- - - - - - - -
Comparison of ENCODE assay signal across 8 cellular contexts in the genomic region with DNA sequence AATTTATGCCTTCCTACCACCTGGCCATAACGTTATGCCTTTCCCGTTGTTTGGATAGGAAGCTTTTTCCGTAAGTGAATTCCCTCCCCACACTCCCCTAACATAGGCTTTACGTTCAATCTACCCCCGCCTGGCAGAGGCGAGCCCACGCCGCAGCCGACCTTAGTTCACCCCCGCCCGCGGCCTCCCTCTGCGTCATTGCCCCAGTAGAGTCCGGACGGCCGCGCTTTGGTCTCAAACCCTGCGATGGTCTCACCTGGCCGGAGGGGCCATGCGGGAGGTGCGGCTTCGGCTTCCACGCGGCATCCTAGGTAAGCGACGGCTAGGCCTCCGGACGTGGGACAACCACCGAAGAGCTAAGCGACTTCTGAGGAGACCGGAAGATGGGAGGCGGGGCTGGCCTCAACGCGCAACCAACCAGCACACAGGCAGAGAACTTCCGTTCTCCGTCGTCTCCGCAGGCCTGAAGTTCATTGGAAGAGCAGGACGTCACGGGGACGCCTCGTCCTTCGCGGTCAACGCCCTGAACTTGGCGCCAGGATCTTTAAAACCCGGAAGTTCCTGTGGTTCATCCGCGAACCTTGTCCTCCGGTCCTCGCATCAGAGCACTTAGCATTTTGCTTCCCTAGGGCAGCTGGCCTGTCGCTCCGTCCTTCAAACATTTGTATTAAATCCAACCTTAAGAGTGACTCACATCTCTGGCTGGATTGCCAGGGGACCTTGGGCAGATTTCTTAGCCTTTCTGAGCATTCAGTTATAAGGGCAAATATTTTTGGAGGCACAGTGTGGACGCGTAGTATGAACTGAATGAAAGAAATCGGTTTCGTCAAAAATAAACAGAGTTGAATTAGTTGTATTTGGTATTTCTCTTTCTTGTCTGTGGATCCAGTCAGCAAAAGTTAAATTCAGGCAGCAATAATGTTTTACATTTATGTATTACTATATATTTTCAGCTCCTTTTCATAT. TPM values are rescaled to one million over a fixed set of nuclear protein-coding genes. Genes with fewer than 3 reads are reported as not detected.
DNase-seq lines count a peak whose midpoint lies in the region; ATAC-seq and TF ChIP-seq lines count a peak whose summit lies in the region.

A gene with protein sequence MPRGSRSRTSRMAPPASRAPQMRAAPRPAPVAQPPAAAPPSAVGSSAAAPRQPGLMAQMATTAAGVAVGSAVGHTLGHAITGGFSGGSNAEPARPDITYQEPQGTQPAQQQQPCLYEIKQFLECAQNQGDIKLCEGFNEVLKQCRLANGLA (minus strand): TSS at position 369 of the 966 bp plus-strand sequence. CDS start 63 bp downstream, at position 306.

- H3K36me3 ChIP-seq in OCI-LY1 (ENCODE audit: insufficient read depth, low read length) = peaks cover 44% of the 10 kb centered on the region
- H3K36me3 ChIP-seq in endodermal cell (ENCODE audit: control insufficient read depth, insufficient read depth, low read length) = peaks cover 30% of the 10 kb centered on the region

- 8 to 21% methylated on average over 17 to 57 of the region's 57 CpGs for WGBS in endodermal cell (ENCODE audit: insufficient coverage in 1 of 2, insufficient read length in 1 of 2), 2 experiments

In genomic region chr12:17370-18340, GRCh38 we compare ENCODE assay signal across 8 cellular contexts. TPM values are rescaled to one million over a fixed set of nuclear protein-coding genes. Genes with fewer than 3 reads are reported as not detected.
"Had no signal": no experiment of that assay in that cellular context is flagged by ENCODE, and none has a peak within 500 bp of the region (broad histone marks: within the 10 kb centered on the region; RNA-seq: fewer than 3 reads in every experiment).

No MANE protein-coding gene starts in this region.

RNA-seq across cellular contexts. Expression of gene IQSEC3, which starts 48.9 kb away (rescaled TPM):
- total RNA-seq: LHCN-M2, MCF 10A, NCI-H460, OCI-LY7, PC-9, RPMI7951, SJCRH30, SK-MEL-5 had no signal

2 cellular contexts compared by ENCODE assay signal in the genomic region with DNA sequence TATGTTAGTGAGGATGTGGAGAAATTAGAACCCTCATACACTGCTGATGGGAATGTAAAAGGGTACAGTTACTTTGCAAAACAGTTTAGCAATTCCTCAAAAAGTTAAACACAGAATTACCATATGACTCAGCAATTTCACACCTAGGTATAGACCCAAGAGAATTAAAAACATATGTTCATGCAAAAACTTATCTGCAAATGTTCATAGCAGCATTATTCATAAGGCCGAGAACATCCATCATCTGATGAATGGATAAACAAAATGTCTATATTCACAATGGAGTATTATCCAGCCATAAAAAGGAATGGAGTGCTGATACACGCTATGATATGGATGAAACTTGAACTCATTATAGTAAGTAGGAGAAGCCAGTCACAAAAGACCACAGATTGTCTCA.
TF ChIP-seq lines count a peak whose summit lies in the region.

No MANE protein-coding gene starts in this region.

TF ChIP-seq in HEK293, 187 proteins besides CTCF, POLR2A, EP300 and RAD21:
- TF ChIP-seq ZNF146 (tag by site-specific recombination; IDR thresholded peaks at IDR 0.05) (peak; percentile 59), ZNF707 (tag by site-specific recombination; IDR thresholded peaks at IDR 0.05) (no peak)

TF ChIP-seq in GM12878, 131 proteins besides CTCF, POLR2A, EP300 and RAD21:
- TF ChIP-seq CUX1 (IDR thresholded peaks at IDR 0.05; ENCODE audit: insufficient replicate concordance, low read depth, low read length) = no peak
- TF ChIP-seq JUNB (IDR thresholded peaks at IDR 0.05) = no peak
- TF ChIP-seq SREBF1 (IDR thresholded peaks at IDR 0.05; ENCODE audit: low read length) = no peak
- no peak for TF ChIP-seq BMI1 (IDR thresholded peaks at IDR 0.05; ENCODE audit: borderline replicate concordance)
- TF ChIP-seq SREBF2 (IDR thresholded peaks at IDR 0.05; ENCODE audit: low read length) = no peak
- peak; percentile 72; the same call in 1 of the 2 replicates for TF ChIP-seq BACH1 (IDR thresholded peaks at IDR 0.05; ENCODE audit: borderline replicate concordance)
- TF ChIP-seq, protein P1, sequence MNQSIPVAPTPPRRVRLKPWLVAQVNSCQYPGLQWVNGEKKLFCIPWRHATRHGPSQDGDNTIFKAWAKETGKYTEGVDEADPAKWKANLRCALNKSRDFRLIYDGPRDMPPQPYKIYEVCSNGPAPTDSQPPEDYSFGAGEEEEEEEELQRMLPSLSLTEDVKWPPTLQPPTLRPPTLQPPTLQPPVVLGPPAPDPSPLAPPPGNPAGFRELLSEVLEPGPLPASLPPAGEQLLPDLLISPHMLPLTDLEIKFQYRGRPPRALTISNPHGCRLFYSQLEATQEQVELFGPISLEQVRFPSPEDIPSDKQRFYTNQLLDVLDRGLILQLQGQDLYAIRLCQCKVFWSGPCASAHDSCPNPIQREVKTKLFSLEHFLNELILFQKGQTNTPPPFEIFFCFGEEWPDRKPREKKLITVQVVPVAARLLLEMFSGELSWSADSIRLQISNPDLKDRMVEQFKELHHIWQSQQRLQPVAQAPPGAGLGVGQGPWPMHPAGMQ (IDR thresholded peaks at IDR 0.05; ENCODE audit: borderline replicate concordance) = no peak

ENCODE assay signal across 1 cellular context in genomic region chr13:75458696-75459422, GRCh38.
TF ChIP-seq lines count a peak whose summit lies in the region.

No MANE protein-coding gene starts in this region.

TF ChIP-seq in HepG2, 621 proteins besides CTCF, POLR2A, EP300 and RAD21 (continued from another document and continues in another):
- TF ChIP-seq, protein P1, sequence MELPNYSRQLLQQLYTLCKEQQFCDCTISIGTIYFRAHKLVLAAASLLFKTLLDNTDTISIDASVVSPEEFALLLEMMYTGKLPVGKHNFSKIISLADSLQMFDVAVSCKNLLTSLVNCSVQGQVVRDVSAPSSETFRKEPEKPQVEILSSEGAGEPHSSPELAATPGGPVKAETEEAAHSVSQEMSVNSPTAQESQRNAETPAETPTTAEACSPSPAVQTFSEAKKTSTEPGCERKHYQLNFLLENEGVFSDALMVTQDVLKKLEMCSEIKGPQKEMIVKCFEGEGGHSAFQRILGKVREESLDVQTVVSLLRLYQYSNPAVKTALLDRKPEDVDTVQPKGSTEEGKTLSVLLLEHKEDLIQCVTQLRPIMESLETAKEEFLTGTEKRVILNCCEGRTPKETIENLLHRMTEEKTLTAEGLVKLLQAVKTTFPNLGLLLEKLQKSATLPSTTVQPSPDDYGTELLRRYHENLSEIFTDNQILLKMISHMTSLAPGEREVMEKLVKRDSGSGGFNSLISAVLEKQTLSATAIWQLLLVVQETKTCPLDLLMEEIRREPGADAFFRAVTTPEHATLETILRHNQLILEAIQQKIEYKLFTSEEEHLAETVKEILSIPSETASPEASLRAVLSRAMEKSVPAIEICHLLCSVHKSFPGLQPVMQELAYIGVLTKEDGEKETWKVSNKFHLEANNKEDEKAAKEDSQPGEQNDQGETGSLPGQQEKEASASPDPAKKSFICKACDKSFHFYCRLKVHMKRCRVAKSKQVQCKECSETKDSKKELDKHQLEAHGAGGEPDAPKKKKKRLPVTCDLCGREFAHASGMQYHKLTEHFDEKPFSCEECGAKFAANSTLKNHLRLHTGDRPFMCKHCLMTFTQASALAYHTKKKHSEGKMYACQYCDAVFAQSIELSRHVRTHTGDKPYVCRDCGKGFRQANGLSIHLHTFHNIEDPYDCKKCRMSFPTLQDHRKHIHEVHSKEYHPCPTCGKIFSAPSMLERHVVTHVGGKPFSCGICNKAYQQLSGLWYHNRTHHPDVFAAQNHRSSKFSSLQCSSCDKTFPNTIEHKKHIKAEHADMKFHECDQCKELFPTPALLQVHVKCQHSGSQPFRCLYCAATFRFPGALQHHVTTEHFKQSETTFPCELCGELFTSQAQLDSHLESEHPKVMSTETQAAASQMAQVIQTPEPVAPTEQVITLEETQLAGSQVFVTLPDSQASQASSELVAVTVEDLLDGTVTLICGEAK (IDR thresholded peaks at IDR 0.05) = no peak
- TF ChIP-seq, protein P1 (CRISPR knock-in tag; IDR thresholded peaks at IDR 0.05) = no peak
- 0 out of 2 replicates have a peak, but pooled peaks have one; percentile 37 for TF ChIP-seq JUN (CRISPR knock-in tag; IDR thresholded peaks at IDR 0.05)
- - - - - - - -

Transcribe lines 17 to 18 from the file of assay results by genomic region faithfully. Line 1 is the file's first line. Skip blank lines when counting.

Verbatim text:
TF ChIP-seq in GM12878, 131 proteins besides CTCF, POLR2A, EP300 and RAD21:
- TF ChIP-seq CUX1 (IDR thresholded peaks at IDR 0.05; ENCODE audit: insufficient replicate concordance, low read depth, low read length) = no peak